CHICAGO–Adding the investigational agent birinapant to azacitidine did not improve outcomes, compared with azacitidine alone, in patients with myelodysplastic syndrome (MDS), according to results of a randomized, double-blind, placebo-controlled, phase II study presented at the 2016 American Society of Clinical Oncology Annual Meeting.
Birinapant is a second mitochondrial activator of caspase (SMAC) mimetic and antagonist of inhibitor of apoptosis proteins (IAPs). In an earlier phase Ib trial of patients with MDS, birinapant demonstrated an acceptable safety profile and showed early signs of clinical activity, prompting researchers to evaluate its efficacy when combined with the hypomethylating agent azacitidine, one of the standard therapies for MDS.
William Bruce Donnellan, MD, from the Sarah Cannon Research Institute in Nashville, Tennessee, presented the results of the study, which included 118 patients with hypomethylating agent–naïve MDS and chronic myelomonocytic leukemia. Patients had de novo International Prognostic Scoring System intermediate (INT)-2/high-risk MDS or INT-1 risk with ≥5 percent bone marrow blasts. The study protocol was later amended to include patients with secondary MDS, low blast counts but high-risk cytogenetics, and acute myeloid leukemia with low blast counts (20-30%).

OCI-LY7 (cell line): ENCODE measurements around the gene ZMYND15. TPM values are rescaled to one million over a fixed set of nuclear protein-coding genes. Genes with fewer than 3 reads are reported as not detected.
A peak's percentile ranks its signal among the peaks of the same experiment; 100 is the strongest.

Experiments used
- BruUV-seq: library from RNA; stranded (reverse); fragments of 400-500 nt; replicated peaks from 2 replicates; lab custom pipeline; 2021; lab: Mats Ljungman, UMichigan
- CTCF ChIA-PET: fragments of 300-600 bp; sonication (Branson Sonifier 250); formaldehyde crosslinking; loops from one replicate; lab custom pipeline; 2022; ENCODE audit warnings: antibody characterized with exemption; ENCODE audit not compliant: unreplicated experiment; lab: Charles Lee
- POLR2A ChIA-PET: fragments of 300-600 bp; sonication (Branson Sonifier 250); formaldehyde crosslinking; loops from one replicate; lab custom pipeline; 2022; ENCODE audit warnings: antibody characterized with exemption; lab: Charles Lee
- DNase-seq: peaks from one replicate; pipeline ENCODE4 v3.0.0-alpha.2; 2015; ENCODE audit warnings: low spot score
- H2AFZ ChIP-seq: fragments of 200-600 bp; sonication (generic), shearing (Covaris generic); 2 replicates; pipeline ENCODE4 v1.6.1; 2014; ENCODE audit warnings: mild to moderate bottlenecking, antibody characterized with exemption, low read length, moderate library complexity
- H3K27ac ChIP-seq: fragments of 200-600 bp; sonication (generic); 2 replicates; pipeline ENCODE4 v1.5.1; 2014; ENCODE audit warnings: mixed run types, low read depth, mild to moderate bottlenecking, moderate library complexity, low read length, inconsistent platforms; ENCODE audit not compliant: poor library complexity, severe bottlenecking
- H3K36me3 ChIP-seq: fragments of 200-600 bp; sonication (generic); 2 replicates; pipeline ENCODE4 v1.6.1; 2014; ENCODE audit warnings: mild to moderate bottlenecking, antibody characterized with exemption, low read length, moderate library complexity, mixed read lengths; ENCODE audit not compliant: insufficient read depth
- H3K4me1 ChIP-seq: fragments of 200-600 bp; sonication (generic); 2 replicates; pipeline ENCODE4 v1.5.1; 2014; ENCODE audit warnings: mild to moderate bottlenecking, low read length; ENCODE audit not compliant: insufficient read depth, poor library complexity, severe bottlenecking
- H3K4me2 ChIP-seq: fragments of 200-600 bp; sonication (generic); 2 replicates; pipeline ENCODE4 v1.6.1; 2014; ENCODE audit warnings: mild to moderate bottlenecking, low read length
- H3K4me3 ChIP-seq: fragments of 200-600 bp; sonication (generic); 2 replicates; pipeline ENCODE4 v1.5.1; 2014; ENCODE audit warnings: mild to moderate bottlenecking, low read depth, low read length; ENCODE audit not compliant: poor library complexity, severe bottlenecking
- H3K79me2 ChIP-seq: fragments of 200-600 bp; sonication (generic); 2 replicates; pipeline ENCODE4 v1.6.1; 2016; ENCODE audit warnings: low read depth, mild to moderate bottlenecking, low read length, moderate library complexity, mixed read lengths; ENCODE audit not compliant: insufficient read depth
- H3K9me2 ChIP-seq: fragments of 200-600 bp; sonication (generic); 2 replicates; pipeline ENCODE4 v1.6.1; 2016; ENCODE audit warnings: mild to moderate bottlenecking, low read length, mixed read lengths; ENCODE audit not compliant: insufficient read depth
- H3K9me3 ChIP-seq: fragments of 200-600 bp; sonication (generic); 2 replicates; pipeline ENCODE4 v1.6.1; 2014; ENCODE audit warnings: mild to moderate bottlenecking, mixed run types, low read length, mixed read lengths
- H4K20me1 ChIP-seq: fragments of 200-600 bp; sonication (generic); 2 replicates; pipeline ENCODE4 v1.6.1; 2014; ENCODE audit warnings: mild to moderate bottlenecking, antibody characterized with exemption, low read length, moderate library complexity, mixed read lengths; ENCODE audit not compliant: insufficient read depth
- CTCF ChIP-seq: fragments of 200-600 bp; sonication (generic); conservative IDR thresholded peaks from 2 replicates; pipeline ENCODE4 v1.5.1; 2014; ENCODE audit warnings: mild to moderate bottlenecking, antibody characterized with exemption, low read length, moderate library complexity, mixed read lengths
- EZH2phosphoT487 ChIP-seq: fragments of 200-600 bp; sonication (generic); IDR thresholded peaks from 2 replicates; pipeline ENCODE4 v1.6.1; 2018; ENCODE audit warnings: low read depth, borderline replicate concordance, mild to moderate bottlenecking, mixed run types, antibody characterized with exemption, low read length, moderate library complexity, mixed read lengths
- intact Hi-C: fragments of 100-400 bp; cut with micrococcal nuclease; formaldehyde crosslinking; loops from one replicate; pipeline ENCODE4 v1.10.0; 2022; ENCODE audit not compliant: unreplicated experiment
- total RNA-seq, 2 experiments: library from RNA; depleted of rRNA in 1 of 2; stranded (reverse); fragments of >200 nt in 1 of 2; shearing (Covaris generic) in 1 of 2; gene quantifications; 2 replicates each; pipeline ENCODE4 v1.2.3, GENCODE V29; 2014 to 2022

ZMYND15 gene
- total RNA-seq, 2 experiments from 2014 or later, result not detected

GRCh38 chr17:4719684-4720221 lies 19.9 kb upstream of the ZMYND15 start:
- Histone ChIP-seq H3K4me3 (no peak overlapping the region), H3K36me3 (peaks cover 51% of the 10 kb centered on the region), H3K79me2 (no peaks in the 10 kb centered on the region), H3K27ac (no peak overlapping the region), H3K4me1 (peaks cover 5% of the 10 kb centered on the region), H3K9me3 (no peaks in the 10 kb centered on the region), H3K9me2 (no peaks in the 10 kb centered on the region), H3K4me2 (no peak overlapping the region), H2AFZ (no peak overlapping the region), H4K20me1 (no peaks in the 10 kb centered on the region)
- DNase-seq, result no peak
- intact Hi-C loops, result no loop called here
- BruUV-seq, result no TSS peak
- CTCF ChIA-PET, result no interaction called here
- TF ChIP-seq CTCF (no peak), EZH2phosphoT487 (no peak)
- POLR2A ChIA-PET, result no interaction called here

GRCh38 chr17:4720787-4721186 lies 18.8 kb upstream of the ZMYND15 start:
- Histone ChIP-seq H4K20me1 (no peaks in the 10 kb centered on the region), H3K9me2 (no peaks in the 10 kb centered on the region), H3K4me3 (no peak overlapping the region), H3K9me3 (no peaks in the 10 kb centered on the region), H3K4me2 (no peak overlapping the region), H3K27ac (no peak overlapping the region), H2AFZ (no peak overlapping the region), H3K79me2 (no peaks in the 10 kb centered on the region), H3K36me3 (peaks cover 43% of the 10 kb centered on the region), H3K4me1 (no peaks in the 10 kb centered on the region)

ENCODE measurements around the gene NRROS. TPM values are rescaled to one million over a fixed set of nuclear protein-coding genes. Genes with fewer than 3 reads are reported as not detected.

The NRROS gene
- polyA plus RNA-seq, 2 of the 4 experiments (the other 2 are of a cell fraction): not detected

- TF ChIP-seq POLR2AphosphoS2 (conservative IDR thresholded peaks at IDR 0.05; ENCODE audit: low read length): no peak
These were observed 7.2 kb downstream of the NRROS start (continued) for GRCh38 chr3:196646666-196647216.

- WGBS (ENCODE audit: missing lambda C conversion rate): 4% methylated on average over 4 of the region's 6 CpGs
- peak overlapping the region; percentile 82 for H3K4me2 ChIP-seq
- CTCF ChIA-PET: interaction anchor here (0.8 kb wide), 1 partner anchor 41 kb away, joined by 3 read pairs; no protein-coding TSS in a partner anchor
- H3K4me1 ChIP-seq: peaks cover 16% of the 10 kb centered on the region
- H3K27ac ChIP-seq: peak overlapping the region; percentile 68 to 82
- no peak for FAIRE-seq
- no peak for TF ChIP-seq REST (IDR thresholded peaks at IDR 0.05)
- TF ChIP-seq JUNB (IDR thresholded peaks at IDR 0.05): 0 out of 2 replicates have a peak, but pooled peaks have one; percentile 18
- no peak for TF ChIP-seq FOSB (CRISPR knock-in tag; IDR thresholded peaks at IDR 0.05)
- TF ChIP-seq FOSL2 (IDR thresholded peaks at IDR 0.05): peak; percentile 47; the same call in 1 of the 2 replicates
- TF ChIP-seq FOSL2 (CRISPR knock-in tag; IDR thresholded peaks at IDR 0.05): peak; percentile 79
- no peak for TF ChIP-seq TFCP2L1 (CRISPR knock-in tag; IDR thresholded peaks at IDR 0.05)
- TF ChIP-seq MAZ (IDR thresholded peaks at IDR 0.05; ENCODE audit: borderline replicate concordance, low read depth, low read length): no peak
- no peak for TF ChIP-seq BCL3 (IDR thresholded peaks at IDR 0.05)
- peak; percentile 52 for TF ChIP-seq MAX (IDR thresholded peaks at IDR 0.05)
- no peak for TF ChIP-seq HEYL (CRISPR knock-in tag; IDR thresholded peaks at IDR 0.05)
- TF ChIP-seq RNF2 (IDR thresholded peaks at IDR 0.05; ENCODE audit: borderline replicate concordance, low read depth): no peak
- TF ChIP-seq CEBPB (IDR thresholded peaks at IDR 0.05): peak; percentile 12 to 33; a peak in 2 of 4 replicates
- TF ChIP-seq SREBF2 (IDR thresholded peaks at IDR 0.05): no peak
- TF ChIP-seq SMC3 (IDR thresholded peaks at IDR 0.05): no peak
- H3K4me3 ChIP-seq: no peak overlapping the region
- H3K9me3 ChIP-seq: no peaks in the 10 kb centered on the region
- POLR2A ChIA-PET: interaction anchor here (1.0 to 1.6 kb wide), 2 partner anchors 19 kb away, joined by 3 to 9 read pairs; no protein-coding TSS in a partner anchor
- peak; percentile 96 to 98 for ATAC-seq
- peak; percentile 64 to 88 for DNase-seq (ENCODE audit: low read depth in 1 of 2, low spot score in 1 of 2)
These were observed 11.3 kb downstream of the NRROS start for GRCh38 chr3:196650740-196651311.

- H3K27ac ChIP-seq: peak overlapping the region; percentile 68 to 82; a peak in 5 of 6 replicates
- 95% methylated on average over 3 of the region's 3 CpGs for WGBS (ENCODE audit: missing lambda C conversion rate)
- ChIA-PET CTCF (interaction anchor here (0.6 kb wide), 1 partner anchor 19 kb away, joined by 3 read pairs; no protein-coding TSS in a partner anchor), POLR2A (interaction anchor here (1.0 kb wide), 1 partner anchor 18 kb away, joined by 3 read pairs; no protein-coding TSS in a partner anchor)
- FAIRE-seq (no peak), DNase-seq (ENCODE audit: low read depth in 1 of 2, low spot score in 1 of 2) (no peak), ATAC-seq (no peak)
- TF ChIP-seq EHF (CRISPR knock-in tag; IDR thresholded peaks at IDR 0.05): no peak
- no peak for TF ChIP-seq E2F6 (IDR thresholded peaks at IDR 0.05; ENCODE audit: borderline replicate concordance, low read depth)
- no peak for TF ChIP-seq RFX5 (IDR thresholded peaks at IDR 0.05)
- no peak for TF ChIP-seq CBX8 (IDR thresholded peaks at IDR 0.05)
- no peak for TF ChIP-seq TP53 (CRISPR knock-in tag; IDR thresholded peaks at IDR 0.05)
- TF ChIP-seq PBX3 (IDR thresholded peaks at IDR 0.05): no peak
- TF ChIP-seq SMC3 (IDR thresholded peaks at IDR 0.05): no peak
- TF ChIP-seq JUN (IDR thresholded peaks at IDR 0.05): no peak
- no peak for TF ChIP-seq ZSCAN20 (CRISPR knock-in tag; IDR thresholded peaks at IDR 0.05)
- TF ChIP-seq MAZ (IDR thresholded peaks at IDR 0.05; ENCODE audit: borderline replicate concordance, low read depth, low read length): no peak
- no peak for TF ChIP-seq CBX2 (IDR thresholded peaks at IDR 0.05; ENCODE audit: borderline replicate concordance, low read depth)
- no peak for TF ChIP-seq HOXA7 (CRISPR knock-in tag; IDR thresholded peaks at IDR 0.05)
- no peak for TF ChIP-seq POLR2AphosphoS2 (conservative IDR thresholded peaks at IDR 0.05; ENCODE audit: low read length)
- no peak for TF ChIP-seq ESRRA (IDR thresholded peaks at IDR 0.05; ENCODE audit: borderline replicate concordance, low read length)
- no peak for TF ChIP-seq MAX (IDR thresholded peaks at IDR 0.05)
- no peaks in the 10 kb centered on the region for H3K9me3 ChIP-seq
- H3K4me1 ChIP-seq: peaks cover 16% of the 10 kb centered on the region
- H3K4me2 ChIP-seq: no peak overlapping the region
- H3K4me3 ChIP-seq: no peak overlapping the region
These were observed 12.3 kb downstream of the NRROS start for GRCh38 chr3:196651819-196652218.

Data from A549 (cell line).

Dr. Donnellan and authors compared overall response rates (ORR; including complete and partial responses) between patients who were randomized to receive either:
- azacitidine 75 mg/m2/day administered intravenously (IV) on days 1-7 or 1-5, 8, and 9 in a 28-day cycle plus placebo
- azacitidine 75 mg/m2/day IV on days 1-7 or 1-5, 8, and 9 in a 28-day cycle plus birinapant 13 mg/m2/day IV administered twice weekly for 3 of 4 weeks (on days 1, 4, 8, 11, 15, and 18)
The study was terminated earlier than planned when an interim analysis found no difference in ORR between the two groups. At the time the study was terminated, the best ORR was 31.8 percent for those receiving azacitidine plus placebo, compared with 29.4 percent for the cohort receiving azacitidine and birinapant (p=0.96).
Rates of serious, grade ≥3 treatment-related adverse events (AEs the study’s secondary endpoint) were higher in patients in the birinapant group, compared with the placebo group (61.4% vs. 40.8%; p value not provided). Treatment-related fatal AEs were higher with birinapant (8.8% vs. 0%; p value not provided). The most common serious AEs occurred more frequently in the birinapant than in the placebo group, including:
- febrile neutropenia (34.4% vs. 10.3%)
- infections (28.1% vs. 13.8%)
- thrombocytopenia (25% vs. 20.7%)
“In this [study], the response rate of birinapant plus azacitidine was not superior to azacitidine alone,” Dr. Donnellan and authors concluded. Also, given the higher rates of AEs – and serious AEs in particular – with the combination of azacitidine and birinapant, adding the investigational agent did not provide any benefit over azacitidine alone.
Donnellan WB, Diez-Campelo M, Heuser M, et al. A phase 2 study of azacitidine (5-AZA) with or without birinapant in subjects with higher risk myelodysplastic syndrome (MDS) or chronic myelomonocytic leukemia (CMML). Abstract #7060. Presented at the 2016 American Society of Clinical Oncology Annual Meeting, Chicago, IL, June 6, 2016.